Sunday, March 2, 2008

Workshop? Part One

Having read Dan Barden's essay in the recent issue of Poets and Writiers, like Heather Christie at The Kenyon Review Blog,
I had a strong reactin to some of his feelings about teaching the workshop class. I must admit, however, that after teaching writing for over ten years now, in settins as varies as a third grade classroom to a university, I agreed with a lot of what he had to say. There is definitely a mindset that students come with when they enter a writing classroom--one that sets students up to fail or to feel bitter or attached if they're met with a "tradition" (i.e. OLD) workshop method.

On anonymous evaluations about my writing classes, students often wrote things like "less busy work, like writing in the journals and doing reading responses about poems and stuff" or "I felt like some people who read my work didn't understand me and weren't helpful" or "How can a poet tell me anything useful about my fiction?" Frankly, these types of responses were my fault, as I was employing a model that I, myself, had hated as a student. Since my early years teaching I think I've found a way into the workshops now, which has come from my triumphs and failures, and from more experience in the classroom.

My own workshop experience as a student fit all of the stereotypes, I'm afraid. A small handfull of us felt consistently attachked--felt like others were trying to get our work to look like theirs. This was offset only once in my experience; one shining moment when I thought I might make it through this workshop crap and leave and start fresh. I had written a poem that was way out of the norm for me. Recently inspired by IOVIS by Anne Waldman, I wrote a poem of several pages withy blurred speaker vocies and bits of dialogue and screenplaty exposition along with strange rhymning couplets. I was experimenting. . . trying to do something different. I was trying to discover my voice--trying to transform myself and my work. Immediately the group began "workshopping" my poem with stuff like "You can't do this in a poem" and so on. It hurt. People had missed what I was trying to do and weren't interested in helping to get me where I wanted to go; they seemed only interested in getting my work to be 'recognizeable' to them. At the end of this bloodbath in which my teacher said not much due to the "democratic" nature of the process, one student, whose poems I admired very much, said "before moving on, I thik we should recognize the vivid experimentation here, and I want to congratulate the writer on going to a place like this with her work. I think it's very exciting." I've never forgotten that moment because it gave me a bit of light in an otherwise dark experience.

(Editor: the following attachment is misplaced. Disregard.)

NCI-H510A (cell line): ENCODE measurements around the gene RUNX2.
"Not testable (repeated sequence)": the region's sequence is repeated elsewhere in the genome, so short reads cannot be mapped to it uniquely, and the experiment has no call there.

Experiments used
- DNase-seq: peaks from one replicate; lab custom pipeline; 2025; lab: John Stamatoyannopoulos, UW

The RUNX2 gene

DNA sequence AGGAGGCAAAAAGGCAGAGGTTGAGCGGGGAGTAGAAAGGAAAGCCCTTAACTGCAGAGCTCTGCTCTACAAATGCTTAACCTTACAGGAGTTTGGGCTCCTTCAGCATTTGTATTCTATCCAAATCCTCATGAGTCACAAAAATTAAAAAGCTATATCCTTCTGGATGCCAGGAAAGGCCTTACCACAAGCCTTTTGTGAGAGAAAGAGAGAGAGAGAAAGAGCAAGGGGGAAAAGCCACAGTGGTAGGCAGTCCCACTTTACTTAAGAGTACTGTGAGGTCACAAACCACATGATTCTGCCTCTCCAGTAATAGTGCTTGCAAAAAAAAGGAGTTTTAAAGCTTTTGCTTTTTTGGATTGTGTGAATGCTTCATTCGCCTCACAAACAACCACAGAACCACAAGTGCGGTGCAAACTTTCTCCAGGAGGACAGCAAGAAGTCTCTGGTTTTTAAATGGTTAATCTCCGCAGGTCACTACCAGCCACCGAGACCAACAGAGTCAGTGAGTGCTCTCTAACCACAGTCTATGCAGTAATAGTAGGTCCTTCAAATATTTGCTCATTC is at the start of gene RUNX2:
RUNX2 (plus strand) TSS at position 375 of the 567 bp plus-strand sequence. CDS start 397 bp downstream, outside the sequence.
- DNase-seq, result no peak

This helped me to realize how important it is to know the work of t he writers in the room with you. For beginner students, this allows them to understand why some writers are approaching the work from a particular perspective. Participants can then look at their own work from multiple perspectives, but still embrace their own goal for a piece they're working on.

I thought Dan Barden's essay was funny, sassy, and tragic. He's right about a lot of things. . . but I'll get to those in tomorrow's post.


Temporary Home

This blogsite is our temporary home while our website undergoes an extreme makeover of epic proportions (shifted septums, pacemakers, calf implants, dialysis, a fancy wig, contacts -- the works).

This was our old home, and while it is a bit dated, it's a good source of info regarding recent issues and the history of Prism Review.

Updates will follow regarding our new home. ETA summer 2009.